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From left: Sen. Elizabeth Warren, former vice-president Joe Biden, Sen. Bernie Sanders, Sen. Amy Klobuchar and businessman Tom Steyer participate in a Democratic presidential primary debate, in Los Angeles, Calif., on Dec. 19, 2019.

The Associated Press

On Wednesday the President was impeached. On Thursday the Democrats who want to take his place debated. On Friday the country rested, or tried to.

In 27 frenzied and fraught hours of conflict and consequence this week, the United States lunged from one spectacle to another and, like every conversation around the dinner table, dais or debate stage, the topic was Donald J. Trump. So ubiquitous in American life is he that if, in the increasingly unlikely event that he is convicted in a Senate trial and retreats in disgrace to one of his resort enclaves, 330 million people below the 49th parallel would have nothing to talk about.

But those 27 hours assured that the conversation will not cease across America, at least for now. The impeachment debate on the House floor and the Democratic debate across the continent in Los Angeles reflected the continental-size divides in the country – and the debate in each forum had hauntingly similar rhetorical elements:

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Quotes from the 18th-century Founding Fathers. Assertions that even presidents are not above the law. Charges of corruption. Questions about whether impeachment was a matter of enduring issues of law or mere elements of contemporary politics. Demands for the testimony of the principals who did not appear before the House intelligence and judiciary committees.

Indeed, it was Senator Bernie Sanders of Vermont who achieved the difficult double axle of the politics of the age. “We have a president,’’ he said, “who is a pathological liar [and] is running the most corrupt administration in the modern history of our country.’’

The relationship between the two events – the impeachment and the struggle to select a Democratic standard-bearer for the 2020 election – has been clear since the effort to drive Mr. Trump from office began this autumn.

For two months, for example, allies of Mr. Trump – the only impeached president to run for re-election – have been airing ads in the critical political state of Virginia railing against the impeachment, describing it as a ‘’rigged process’’ and as House Speaker Nancy Pelosi’s “witch hunt.’’ Since the formal impeachment effort began, the Trump team and Republican groups have spent US$17-million attacking the process.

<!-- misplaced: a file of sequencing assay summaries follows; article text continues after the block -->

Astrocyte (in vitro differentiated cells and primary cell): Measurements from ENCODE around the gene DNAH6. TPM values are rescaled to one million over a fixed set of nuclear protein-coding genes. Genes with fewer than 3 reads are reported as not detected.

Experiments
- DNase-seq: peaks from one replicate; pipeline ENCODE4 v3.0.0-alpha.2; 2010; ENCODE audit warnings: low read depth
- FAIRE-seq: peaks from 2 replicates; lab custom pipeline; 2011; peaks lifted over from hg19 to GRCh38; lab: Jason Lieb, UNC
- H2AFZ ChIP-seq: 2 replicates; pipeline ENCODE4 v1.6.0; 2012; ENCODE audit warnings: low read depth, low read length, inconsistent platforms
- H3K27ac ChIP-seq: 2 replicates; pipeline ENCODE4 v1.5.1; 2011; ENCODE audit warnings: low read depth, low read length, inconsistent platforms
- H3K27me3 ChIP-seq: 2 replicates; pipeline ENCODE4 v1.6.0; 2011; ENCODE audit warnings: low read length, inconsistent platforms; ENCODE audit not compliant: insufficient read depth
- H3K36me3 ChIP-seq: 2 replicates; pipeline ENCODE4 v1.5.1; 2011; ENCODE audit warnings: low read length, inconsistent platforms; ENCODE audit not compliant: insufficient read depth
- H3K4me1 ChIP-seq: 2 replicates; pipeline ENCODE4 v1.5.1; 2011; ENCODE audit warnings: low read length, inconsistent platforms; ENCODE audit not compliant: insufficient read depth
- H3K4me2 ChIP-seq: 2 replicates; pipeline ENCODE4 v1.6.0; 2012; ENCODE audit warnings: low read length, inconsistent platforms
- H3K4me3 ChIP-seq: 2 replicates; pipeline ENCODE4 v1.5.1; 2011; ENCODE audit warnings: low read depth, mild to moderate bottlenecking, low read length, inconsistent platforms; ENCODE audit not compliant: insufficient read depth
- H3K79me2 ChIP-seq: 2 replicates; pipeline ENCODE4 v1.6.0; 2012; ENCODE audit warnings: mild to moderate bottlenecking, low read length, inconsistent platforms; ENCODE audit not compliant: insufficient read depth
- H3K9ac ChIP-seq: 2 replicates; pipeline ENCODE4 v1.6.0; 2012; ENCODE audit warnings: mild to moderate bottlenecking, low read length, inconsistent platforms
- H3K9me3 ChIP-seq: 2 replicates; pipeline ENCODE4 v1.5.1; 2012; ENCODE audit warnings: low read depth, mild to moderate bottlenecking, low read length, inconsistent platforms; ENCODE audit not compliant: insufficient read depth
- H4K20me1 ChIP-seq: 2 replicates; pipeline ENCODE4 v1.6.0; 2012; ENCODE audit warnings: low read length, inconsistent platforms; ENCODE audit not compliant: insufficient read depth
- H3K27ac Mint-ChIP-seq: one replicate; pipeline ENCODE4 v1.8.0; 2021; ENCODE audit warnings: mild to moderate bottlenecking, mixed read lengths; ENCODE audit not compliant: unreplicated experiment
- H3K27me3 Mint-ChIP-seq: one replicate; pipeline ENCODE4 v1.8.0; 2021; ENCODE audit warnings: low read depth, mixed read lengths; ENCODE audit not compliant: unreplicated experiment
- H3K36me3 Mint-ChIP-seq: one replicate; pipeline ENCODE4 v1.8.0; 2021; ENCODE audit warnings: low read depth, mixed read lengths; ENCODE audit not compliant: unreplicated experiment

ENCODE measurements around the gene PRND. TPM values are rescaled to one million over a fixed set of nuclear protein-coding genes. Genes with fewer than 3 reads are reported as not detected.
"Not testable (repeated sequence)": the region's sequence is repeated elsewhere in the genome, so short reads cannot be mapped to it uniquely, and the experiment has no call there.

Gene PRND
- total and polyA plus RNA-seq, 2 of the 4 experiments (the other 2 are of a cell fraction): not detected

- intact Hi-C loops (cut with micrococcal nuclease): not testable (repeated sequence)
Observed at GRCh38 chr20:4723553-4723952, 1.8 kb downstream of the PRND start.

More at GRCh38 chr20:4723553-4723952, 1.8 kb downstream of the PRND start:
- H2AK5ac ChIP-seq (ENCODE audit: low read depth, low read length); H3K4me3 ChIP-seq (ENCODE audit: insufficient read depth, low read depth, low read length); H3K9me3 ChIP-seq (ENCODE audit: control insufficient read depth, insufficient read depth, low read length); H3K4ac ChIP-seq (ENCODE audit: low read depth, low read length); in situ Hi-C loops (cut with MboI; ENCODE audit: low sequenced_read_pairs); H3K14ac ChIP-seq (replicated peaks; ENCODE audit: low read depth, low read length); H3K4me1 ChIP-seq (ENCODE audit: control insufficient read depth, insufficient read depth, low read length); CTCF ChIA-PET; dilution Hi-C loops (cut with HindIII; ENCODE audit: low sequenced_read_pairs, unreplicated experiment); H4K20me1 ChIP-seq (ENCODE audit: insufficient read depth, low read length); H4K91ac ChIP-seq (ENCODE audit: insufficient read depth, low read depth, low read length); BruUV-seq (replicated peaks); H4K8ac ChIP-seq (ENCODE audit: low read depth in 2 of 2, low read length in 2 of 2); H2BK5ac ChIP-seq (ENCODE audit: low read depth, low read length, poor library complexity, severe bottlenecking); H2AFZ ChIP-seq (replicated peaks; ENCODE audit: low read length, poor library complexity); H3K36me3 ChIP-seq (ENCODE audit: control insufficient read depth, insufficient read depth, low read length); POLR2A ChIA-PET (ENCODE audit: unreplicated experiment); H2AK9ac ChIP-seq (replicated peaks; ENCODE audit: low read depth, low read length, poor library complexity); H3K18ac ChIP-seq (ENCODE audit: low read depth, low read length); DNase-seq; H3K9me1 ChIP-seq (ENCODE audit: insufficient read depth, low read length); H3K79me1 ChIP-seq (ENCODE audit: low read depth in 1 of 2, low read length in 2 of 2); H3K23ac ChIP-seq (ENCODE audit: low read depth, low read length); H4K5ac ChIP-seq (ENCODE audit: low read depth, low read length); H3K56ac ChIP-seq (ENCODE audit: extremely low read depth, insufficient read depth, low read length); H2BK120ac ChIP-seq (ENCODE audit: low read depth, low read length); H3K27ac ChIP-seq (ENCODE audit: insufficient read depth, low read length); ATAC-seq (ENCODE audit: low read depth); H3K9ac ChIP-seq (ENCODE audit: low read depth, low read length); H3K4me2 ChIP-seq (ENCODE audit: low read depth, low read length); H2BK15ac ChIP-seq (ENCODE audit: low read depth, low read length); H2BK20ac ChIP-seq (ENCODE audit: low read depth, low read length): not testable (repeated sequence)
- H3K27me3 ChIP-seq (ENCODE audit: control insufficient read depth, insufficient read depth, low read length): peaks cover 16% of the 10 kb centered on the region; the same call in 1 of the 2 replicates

In the House debate Wednesday, Republicans cited the Trump economic boom – and exactly 24 hours after the impeachment vote, the seven Democratic candidates challenged the notion that the economy was a Trump asset. ‘’We have an economy that works great for people who have money,’’ said Senator Elizabeth Warren of Massachusetts, ‘’but doesn’t work for anyone else.’’

But all that happened in those crowded hours likely changed few minds in a nation undergoing vast change, much of it propelled by the social disruptions prompted by the information revolution and by the political changes prompted by the Trump insurgency. From the beginning of the House debate on Capitol Hill to the last verbal conflicts of the debate in California, the views of Americans – exhausted but perhaps energized by the stakes in next November’s election – likely were more affirmed than altered.

Mr. Trump was only the fourth president to face impeachment and, like his predecessors, his struggle for survival comes at a time of enormous change.

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Andrew Johnson was impeached in 1868 as the country struggled with post-Civil War reconstruction. Richard Nixon faced impeachment (and resigned before the House could act) in the year after American conscription ended and legal abortion was affirmed by the Supreme Court’s Roe v. Wade decision. Bill Clinton was impeached as the country changed the way it organized knowledge and communicated and in the year that 224 were killed in twin U.S. embassy terrorist bombings. Mr. Trump’s impeachment itself stands as an event of great disruption.

Participation in Thursday’s debate – punctuated by harsh confrontation between Ms. Warren and Mayor Pete Buttigieg of South Bend, Ind., on whether candidates should seek contributions from the wealthy and by animated conflict between Mr. Sanders and former vice-president Joseph R. Biden Jr. on health care – was determined by poll results and contribution numbers. The result was a panel that included fewer than half the remaining Democratic candidates. The lone surprise and curiosity of the impeachment vote came from presidential candidate Rep. Tulsi Gabbard of Hawaii, who voted “present” on both articles but because of the restrictions on participation was not present on the debate stage Thursday.

In that debate, entrepreneur Tom Steyer described Mr. Trump as ‘’a different, unconventional president.’’ Bill Clinton, who was impeached almost exactly 21 years to the day before Mr. Trump faced the same fate, felt shame from his impeachment. In a raucous rally in Michigan, Mr. Trump had a different approach. “Crazy Nancy Pelosi’s House Democrats have branded themselves with an eternal mark of shame.” That was as much a preview of the election to come as the Democrats’ debate a day later.

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